The General Department of Customs and Excise of Cambodia (GDCE) on December 1 reiterated a call on owners of left-hand drive vehicles who have yet to pay any applicable import taxes or related fees due to do so before December 31, in order to benefit from tax breaks currently on offer.
The GDCE had said in an October 12 letter that owners of vehicles with a model year before 2021 that were brought into Cambodia without paying import duties or other charges can reduce any levy obligations by at least 10 per cent if they pay them before the end of this year.
It also said on September 9 that it would also waive related fines and other penalties until June 30, 2022.
Owners of most right-hand drive vehicles, however, must still convert them to left-hand drive by June 30, in accordance with Cambodian road traffic law, or risk having them seized, dismantled or destroyed.
The GDCE said in a statement on December 1 that these tax breaks would remain in effect until June 30 for right-hand drive vehicles, to allow time for the required conversion, but warned that it could take “strict” action come next July.
GDCE information officer Si Nath told The Post on December 2 that vehicle owners could get an estimate of the amount of levies owed on the department’s website, and pay at any provincial customs and excise branch.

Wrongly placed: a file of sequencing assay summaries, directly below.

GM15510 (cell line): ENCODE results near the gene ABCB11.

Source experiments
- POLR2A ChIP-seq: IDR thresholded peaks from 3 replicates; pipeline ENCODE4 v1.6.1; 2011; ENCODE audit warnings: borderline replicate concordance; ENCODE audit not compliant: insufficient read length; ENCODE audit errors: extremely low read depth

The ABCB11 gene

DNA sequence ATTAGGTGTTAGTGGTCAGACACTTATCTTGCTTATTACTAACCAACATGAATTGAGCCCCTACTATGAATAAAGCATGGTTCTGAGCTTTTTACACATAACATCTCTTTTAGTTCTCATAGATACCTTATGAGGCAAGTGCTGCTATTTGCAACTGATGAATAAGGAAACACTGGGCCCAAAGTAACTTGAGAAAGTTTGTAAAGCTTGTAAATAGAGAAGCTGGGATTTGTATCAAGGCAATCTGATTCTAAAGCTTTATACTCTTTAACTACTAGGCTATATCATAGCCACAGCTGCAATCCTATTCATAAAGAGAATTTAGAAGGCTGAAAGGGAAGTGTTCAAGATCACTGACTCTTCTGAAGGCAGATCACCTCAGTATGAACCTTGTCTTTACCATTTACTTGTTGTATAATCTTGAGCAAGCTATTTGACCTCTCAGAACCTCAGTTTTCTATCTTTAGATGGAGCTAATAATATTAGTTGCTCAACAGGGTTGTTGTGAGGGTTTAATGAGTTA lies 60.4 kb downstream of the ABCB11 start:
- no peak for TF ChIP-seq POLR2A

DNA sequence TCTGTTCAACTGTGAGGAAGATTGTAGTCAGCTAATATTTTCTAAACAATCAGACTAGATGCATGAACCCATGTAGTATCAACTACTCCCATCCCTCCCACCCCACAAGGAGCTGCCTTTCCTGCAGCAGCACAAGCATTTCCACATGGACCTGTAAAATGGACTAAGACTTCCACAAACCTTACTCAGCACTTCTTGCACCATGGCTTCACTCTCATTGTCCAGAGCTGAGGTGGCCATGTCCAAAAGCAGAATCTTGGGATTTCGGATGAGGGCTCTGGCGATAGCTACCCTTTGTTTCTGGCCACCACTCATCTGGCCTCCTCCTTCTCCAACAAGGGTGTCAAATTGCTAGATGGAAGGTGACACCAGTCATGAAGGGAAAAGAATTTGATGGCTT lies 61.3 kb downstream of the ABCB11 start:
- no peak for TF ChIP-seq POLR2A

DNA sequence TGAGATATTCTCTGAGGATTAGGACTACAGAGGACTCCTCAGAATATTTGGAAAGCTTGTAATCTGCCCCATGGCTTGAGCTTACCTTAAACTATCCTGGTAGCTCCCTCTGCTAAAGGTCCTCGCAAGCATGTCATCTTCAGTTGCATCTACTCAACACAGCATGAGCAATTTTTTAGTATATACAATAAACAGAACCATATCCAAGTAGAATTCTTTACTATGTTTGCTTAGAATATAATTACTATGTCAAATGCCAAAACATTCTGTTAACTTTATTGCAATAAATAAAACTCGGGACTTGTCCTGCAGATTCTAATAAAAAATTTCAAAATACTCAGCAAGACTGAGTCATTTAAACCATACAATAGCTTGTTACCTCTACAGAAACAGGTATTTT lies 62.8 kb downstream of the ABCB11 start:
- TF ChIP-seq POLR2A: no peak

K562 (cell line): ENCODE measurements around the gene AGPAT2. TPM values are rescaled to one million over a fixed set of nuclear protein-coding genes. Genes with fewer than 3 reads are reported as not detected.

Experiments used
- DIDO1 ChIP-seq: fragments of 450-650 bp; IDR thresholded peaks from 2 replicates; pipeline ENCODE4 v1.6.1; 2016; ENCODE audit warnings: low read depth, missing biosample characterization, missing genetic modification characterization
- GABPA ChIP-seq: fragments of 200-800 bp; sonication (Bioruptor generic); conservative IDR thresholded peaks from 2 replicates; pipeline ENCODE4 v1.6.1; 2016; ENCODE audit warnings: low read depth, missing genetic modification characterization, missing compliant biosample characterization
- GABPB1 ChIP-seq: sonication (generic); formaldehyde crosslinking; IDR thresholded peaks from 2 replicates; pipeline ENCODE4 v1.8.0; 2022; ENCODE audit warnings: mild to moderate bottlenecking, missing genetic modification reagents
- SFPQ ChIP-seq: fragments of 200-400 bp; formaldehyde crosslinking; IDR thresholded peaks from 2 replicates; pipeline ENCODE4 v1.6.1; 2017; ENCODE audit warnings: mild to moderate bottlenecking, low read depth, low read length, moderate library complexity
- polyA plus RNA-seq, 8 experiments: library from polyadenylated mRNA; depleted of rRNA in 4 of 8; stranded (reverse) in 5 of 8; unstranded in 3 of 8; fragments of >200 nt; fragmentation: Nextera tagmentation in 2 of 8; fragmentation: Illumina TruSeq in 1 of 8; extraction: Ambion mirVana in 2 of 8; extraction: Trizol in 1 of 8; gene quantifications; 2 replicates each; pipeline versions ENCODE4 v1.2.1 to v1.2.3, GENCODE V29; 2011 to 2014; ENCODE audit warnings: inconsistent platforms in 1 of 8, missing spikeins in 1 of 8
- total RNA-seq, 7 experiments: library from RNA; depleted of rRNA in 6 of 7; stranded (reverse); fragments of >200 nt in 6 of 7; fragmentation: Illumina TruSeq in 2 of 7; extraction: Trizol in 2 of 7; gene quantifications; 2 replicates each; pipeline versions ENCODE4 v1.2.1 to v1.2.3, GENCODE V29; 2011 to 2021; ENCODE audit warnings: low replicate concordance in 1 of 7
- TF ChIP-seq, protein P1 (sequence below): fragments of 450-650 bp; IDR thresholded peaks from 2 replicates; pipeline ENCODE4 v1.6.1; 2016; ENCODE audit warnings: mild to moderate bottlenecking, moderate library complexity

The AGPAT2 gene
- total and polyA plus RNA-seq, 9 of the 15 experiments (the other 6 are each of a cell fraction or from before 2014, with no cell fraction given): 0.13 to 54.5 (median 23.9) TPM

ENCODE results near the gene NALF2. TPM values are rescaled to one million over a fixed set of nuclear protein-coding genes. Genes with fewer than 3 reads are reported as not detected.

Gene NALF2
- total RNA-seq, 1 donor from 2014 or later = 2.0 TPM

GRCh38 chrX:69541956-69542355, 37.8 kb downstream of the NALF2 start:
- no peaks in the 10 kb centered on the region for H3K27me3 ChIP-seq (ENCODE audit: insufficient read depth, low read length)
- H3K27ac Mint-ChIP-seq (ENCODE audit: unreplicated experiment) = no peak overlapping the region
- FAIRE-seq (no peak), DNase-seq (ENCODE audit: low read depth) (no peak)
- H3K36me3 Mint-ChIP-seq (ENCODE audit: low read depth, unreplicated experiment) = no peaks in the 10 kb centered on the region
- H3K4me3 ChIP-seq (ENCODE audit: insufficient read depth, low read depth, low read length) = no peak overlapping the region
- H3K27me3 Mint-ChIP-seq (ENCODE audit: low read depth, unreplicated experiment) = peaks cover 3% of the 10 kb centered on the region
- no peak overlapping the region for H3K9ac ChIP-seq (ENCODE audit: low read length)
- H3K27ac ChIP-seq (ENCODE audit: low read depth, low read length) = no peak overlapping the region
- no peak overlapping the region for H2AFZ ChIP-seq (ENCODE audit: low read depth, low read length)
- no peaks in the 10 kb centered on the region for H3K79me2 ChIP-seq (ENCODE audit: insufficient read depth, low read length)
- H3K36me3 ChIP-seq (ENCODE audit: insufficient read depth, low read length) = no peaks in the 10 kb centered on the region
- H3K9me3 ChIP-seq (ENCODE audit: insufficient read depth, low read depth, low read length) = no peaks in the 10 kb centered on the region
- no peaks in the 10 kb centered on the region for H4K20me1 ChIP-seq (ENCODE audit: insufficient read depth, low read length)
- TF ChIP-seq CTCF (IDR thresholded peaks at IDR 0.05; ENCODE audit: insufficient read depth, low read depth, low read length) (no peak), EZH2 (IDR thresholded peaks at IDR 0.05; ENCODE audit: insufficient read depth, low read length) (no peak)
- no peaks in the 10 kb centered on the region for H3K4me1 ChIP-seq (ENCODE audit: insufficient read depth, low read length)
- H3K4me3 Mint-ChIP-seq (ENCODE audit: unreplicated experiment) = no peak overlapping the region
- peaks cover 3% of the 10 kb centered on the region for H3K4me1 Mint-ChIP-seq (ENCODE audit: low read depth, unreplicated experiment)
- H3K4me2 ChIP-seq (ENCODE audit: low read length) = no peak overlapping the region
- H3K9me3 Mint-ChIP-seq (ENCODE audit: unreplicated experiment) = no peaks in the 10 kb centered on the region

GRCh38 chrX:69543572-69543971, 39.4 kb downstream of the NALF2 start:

“Once logged in to the site, they can choose the make and model, and it’ll provide them a quote so that they can gather the funds needed,” he said.
Without providing concrete figures, Nath affirmed that “a large number” of owners of left-hand drive and recently-converted vehicles had paid their dues at customs and excise branches across the country.
And speaking at a virtual press conference on the progress of collecting these outstanding charges on October 27, GDCE director-general Kun Nhem said owners of 542 such vehicles – 190 of which are right-hand drive – had volunteered to pay their obligations, between “the commencement of tax collection” and October 26.
Nhem stressed that the latest tax breaks and other preferential policies set by the Ministry of Economy and Finance – the GDCE’s parent ministry – are geared “to alleviate the burden on car owners”.